The trustee in charge of liquidating what's left of Lehman Brothers Holdings Inc's U.S. brokerage told a judge on Monday that Barclays Plc should return $2.1 billion it received when it bought Lehman's North American arm.
An attorney for trustee James Giddens said at a hearing in U.S. Bankruptcy Court in Manhattan that Barclays should also pay interest, countering arguments that the sum should be offset by liabilities that Barclays inherited in the deal.
Barclays told Judge James Peck that it inherited about $6 billion in liabilities when it agreed to take on Lehman's proprietary cash margin held at clearing houses. Even if that figure is offset by $5 billion in other assets related to the deal, a $1 billion offset is still in order, Barclays argued.
The trustee countered that any liabilities associated with the cash margin were already Barclays' responsibility by virtue of its agreement to buy the company, and should not be attributed to its agreement to take on the margin.
Barclays also said a portion of the margin was made up of government securities with long-term maturities and should not be considered part of the cash Peck ordered be repaid to Lehman.
The judge balked at that argument, chastising Barclays for failing to raise it at trial.
The issues surrounding margin are not really tied to the margin of government securities, Peck said. That seems to be a brand new argument by Barclays.
The judge held off on a final decision on whether Barclays' arguments are compelling enough to reverse an earlier ruling that Lehman is entitled to the margin.
Monday's hearing resulted from a request to the parties by Peck for their proposed interpretations of his order, which he issued in February.
Lehman's request for 9 percent interest on the $2.1 billion also went unresolved on Monday.
Lehman said interest should kick in retroactively to the time of the sale because Barclays should have known at the time it was taking on assets to which it was not entitled.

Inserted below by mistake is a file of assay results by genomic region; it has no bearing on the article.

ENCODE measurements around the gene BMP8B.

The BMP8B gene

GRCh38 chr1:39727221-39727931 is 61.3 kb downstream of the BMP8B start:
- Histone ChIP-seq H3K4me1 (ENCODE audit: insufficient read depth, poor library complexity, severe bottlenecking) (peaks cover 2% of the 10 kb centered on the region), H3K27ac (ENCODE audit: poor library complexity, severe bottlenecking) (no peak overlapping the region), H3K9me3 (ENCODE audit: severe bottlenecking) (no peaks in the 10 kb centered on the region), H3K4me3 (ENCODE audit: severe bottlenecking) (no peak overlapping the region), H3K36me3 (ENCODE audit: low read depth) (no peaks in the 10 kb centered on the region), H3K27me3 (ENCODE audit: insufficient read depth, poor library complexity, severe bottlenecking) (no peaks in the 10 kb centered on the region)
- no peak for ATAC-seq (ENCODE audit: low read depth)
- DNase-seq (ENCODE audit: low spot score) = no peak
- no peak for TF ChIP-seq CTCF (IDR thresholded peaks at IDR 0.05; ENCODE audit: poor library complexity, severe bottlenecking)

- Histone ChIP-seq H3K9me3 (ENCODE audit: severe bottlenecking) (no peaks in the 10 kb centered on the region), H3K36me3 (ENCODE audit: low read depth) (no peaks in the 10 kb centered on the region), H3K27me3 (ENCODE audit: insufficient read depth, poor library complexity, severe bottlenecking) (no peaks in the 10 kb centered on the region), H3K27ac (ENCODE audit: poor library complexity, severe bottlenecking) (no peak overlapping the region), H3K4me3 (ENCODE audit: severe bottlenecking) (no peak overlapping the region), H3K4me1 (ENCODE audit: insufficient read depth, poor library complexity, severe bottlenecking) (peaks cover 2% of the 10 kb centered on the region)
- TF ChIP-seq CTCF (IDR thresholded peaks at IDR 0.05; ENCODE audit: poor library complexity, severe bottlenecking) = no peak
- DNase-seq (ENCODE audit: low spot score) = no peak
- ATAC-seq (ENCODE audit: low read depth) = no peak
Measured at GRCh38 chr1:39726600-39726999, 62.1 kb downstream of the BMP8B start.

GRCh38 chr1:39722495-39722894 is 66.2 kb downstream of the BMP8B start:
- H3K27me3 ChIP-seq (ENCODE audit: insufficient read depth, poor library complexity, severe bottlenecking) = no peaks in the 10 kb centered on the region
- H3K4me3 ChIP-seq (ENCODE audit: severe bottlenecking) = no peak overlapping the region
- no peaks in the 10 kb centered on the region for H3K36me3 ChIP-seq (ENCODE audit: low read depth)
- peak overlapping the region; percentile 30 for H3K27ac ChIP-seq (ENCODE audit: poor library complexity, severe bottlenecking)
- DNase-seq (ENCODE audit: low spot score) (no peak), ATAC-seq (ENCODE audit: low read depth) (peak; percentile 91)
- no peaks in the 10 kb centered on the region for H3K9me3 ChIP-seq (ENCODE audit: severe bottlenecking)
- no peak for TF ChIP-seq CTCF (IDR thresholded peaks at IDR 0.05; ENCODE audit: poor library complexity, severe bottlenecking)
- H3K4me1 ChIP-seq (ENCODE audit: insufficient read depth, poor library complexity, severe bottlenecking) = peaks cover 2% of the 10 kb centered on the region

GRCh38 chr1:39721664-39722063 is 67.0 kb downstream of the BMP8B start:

Separately, the trustee agreed to pay Barclays Plc $1.1 billion in so-called clearance box assets -- money held to facilitate the clearance of securities trading.
Peck ruled in February that Barclays was entitled to the clearance box assets. However, the parties disputed whether Lehman would pay damages of $869 million -- the initial value of the assets -- or a higher figure representing the current value after appreciation.
While the sides agreed on a final figure of $1.1 billion, attorneys still found room for debate on what the figure represents.
An attorney for Giddens framed it as comprising the $869 million damages figure plus interest, while Barclays said it represented the appreciated value of the underlying assets. Peck made no ruling on that question when he approved the deal at Monday's hearing.
The trustee and Barclays have been tangled in litigation since November 2009, when Lehman sought unsuccessfully to invalidate its hurried sale to Barclays. Lehman said Barclays obtained an $11 billion windfall by leaving vital information out of the court record.
Peck's February order upheld the overall sale.
The $639 billion in assets listed by Lehman when it filed for bankruptcy was six times more than any other bankrupt U.S. company.
The company and two groups of creditors have proposed three competing plans to pay back creditors, with approval hearings before Peck set for June 28. If the plans pass muster there, they would be sent to creditors for a vote.
The case is In re Lehman Brothers Holdings Inc, U.S. Bankruptcy Court, Southern District of New York, No. 08-13555.
(Editing by Ted Kerr)